Changing Rights and Freedoms of Indigenous Australian
Changing Rights and Freedoms of Indigenous Australian
The treatment of indigenous Australians by the government has been an issue of contention since White Europeans settled in Australia. This chapter examines changing government policies including protection, assimilation, integration and self-determination. This chapter also gives an overview of Indigenous Australian protests for equality and land rights and responses to these issues from the government. Protection * This was government policy during the second half of the 1800s and into the early 1900s.
* Aboriginal people were removed from their traditional lands and placed on reserves (government run) or missions (church-run). * The government argument was that this was done ‘for their own protection’, as they were a ‘dying race’. * It was really a policy of segregation where Aboriginal culture could be replaced by white culture under the control of the authorities and they could be ‘civilised’ and ‘Christianised’. * It also allowed land previously occupied by Aborigines to become pastoral land. * Aborigines had to seek permission to marry, to work or to move somewhere else to live.
* ‘Mixed blood’ or ‘mixed race’ children were removed from their families, the Stolen Children, and brought up with white families and taught ‘useful’ skills such as domestic work and simple trades. * They were labelled as neglected and destitute and Australian governments had had a long policy of removing children ‘at risk’ from their families. It happened on a large scale with Aboriginal children. Assimilation * This was a change in policy but not necessarily a change in reality. * This government policy was introduced in 1951 by Paul Hasluck, Federal Minister for Territories.
* Aborigines were encouraged to ‘think white, act white, be white’ with the intent that they would eventually live like white Australians. * It forced Aborigines to totally abandon their traditional way of life if they wanted to gain access to what was offered such as a degree of freedom from the intrusions of the government in their lives on the reserves and missions. * However, discrimination continued in all areas including housing, education, health and employment. * Racism and intolerance continued, and many Aborigines were forced to live on the fringes of towns and were prevented from using public facilities such as town baths.
* Even returned Aboriginal soldiers were denied the same rights as their fellow, white, soldiers. * In 1962 all Aborigines were given the right to vote in federal elections, which consolidated their voting rights in the states which had been given to them at various times between 1949 and 1961and had made them citizens of Australia. * They were still not counted as Australians in the census Integration * This was a change in wording and a relaxing of the harsher aspects of the government’s policies but most of the controlling aspects of assimilation remained.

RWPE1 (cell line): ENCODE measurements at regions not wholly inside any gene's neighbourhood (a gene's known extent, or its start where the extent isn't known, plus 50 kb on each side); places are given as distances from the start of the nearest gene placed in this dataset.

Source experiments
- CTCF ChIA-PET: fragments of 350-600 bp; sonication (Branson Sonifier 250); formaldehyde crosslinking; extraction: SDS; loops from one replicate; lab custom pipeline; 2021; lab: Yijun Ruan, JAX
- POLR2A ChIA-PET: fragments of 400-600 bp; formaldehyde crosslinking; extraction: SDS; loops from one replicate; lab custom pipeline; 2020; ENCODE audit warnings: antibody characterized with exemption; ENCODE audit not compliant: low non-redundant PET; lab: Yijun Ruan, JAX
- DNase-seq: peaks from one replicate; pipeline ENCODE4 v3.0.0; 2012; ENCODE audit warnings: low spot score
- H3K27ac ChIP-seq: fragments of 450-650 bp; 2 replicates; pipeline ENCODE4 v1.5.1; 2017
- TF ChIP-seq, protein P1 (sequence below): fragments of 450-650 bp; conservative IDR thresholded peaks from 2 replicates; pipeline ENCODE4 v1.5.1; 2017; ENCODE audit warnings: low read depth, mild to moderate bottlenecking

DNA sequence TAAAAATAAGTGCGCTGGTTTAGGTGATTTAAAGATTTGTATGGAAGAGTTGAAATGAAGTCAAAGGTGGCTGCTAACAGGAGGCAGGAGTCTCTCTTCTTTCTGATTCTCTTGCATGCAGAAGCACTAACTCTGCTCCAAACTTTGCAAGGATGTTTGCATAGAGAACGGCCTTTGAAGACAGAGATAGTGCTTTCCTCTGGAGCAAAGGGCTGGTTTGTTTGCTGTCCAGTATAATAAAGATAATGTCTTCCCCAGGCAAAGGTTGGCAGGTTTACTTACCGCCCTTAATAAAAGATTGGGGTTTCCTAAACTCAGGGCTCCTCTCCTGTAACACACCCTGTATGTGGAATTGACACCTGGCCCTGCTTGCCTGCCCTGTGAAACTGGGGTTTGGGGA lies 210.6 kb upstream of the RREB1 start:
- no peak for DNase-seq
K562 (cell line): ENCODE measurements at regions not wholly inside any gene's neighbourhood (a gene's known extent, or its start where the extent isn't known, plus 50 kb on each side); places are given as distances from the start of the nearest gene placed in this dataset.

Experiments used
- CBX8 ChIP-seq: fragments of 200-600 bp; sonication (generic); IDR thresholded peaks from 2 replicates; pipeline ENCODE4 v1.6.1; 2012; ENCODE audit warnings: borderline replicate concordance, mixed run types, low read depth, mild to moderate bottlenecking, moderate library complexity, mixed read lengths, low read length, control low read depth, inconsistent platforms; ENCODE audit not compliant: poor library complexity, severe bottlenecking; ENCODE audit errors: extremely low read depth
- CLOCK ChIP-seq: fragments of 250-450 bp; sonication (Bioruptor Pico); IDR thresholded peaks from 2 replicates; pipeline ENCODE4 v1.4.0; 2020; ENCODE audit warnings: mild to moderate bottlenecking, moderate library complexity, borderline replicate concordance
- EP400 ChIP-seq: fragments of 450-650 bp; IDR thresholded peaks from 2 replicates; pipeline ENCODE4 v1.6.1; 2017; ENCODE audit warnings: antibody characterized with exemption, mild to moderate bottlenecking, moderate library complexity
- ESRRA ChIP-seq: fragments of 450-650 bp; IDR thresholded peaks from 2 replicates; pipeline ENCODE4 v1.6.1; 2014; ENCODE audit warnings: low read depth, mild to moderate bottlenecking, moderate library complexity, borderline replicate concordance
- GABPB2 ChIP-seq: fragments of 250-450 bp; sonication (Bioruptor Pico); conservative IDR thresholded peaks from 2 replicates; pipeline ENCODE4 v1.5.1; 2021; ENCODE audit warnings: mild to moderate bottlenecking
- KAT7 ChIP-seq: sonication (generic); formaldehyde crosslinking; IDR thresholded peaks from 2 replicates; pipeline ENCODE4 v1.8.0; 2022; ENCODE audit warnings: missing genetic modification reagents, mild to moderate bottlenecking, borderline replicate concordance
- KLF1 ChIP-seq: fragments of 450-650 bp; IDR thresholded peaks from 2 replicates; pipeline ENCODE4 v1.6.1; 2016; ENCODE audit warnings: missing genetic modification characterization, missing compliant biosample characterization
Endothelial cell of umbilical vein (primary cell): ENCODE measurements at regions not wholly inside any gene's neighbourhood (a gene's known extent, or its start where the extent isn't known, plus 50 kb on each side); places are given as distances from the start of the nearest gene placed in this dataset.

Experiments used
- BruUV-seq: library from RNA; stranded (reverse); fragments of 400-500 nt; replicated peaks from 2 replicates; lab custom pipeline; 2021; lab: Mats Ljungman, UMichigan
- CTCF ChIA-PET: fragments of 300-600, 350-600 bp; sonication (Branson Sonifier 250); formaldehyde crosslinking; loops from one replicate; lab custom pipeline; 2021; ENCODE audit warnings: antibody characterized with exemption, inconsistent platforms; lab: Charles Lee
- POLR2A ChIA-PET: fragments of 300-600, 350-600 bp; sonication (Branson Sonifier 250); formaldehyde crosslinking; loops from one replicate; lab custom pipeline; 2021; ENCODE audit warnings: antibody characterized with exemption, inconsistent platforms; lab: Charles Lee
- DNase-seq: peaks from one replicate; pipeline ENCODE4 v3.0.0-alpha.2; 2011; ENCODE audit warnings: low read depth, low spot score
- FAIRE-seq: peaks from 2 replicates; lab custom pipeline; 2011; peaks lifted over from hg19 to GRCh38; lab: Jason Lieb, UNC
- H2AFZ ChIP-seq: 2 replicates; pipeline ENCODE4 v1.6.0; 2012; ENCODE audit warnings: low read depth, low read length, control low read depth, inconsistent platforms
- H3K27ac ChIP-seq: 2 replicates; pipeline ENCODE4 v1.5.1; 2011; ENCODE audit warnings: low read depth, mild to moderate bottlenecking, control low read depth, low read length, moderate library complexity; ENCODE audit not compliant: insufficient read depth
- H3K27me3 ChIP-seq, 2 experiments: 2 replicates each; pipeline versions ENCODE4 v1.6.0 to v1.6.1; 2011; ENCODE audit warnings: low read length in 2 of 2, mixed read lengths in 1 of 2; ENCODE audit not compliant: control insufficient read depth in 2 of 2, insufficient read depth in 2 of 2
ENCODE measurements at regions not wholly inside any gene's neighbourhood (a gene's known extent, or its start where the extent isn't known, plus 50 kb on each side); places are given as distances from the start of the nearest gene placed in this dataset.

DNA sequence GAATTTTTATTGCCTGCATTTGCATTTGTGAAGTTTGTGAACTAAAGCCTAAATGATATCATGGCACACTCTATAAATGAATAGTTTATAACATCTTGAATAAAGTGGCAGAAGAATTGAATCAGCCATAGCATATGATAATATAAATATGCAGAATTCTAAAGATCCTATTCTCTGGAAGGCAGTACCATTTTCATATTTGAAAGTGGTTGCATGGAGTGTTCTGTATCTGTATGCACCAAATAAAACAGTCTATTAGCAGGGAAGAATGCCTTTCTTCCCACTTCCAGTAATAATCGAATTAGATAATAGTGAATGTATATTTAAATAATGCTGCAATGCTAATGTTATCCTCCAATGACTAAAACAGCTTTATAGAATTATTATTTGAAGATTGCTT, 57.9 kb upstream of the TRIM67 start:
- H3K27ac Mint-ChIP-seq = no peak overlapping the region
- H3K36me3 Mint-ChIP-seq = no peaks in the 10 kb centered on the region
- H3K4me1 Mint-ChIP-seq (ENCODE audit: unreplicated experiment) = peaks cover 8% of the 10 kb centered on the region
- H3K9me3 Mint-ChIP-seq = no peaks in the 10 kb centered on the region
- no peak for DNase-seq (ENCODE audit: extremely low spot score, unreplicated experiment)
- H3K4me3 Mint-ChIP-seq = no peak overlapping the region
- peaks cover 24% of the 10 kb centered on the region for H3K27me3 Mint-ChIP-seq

* The words defining ‘assimilation’ were changed in 1965 which seemed to allow Aborigines to retain some of their cultural ideas, beliefs and customs, and implied a greater acceptance of their culture and relationship with the land. * This change was soon called ‘integration’. * It was not a very long-lasting policy. * The 1967 referendum, which gave the federal government power over Aboriginal affairs (instead of the states), was passed with a massive majority. * The referendum also contained a question asking that the constitution be changed to allow all Aborigines to be counted in the census.
This, too, was passed with a massive majority. Self-determination * This was a major change of policy and a major change in reality. * It was introduced during the first Whitlam government in 1972. * Aborigines were to have full control over all aspects of their lives. * They were no longer seen as a dying race. * They no longer had to be protected. * They were no longer expected to assimilate or integrate. * They were now full and equal citizens in the eyes of the law. * Land rights and native title to traditional lands now became the major issues.
An outline of the 1967 Referendum There were two parts to the referendum: to change the constitution so that Aboriginal people could be counted as part of the population, and to change the constitution to allow the Commonwealth to make laws to help improve conditions for Aboriginal people, no matter where they lived in Australia. The significance of the 1967 Referendum For Aboriginal people * It shows a major change in government attitudes and Australian citizens’ attitudes towards * Aborigines and their rights.
It meant uniformity of laws for Aborigines as they were no longer under the individual states’ laws which were very different on some issues. * Having been recognised as citizens over the previous five or so years, and being counted in the census, confirmed their status as Australian citizens. * There was an expectation that Aborigines would get equal rights and opportunities as a result of the passing of this referendum. It did not happen but it was a beginning. * It opened the door for other advances. * It brought representation in parliament. * It brought membership of parliament.
Subject: Indigenous Australians,
University/College: University of California
Type of paper: Thesis/Dissertation Chapter
Date: 5 January 2017
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